Posted May. 25, 2010 11:30,
The number of South Korean workers at the inter-Korean business complex in the North Korean border city of Kaesong will be slashed 50-60 percent to facilitate withdrawal in case of emergency.
A government official in Seoul said Monday, The governments current stance on maintaining the complex is not fixed. It could change at any time depending on the circumstances in the event the North takes hard-line measures.
Fears are rising that the North could detain South Korean employees at the Kaesong complex as it did after blocking inter-Korean overland passage in March last year.
When another government official was asked if Seoul will move to withdraw staff from the complex before Pyongyang blocks passage, he said, We are bracing for a diversity of possibilities.
The South Korean government said pulling out South Korean employees in Kaesong all at once will prove difficult since they number 1,000 on average daily.
North Korea experts are divided over the possibility of the complexs shutdown. A source at a national policy institute said, The exchange of retaliatory measures between the two Koreas is highly likely to lead to the industrial parks shutdown. If the freeze in operations continues for more than one or two months, resumption without re-investment will prove difficult considering how facilities and machinery work.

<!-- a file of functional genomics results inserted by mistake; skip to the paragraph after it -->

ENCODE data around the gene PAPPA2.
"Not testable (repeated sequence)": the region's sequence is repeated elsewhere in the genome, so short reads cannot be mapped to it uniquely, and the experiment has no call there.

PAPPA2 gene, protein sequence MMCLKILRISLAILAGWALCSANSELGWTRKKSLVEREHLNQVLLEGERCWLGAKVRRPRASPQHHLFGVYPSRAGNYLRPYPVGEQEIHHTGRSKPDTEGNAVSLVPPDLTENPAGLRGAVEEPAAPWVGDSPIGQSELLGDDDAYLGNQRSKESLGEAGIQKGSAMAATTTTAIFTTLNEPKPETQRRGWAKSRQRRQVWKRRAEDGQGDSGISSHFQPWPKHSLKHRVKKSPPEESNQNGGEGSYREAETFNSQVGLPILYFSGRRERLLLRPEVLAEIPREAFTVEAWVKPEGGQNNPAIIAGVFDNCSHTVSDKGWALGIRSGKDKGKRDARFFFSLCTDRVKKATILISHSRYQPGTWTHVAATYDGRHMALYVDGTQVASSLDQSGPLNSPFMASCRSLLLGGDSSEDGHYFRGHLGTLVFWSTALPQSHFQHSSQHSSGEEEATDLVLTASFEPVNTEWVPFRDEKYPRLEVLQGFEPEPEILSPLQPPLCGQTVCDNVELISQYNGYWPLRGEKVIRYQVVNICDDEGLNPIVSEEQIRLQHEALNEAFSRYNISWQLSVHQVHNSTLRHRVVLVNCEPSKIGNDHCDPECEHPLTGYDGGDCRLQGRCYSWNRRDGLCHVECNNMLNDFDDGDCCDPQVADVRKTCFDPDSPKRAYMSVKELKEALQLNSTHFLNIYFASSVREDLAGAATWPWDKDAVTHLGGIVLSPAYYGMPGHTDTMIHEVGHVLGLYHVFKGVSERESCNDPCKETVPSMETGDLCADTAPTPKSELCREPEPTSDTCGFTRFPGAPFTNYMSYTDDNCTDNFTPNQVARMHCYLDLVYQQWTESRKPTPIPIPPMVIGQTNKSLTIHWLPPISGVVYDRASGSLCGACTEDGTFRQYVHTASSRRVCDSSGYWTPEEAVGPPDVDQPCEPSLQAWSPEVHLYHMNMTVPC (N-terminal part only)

Others say, however, that the chances of closure are slim for practical reasons. A shutdown will incur a tremendous loss for the North since the South provides infrastructure such as electricity and gas. The complex also employs almost 40,000 North Korean workers.
The news of the downsizing of the Kaesong workforce has hit South Korean companies operating in the complex hard, though they knew it would come. Certain enterprises said they fear Seoul has begun action to shut down the complex, with many shocked after the government notified each company on employee cuts Monday morning.
One apparel company that recently downsized its permanent workforce in Kaesong from 15 staff to seven was told by the South Korean Unification Ministry to make a further cut to two.
The government action has also invited a strong backlash from South Korean companies that wish to maintain operations in Kaesong. The phone line at the ministrys Kaesong industrial complex business support office was temporarily down due to a flood of calls from companies protesting the downsizing decision.
Given rising speculation that the complex will indeed be shut down, companies that recently entered the business park demanded that Seoul support their exit by revising conditions to receive inter-Korean economic cooperation insurance. Citing their rising deficits due to an exodus of buyers, the companies said protecting the complex is fruitless since even the government has announced downsizing measures.
Consequently, they want the government to enable their exit by revising a provision in the insurance policy disqualifying a company for investment cost compensation in the event of voluntary withdrawal.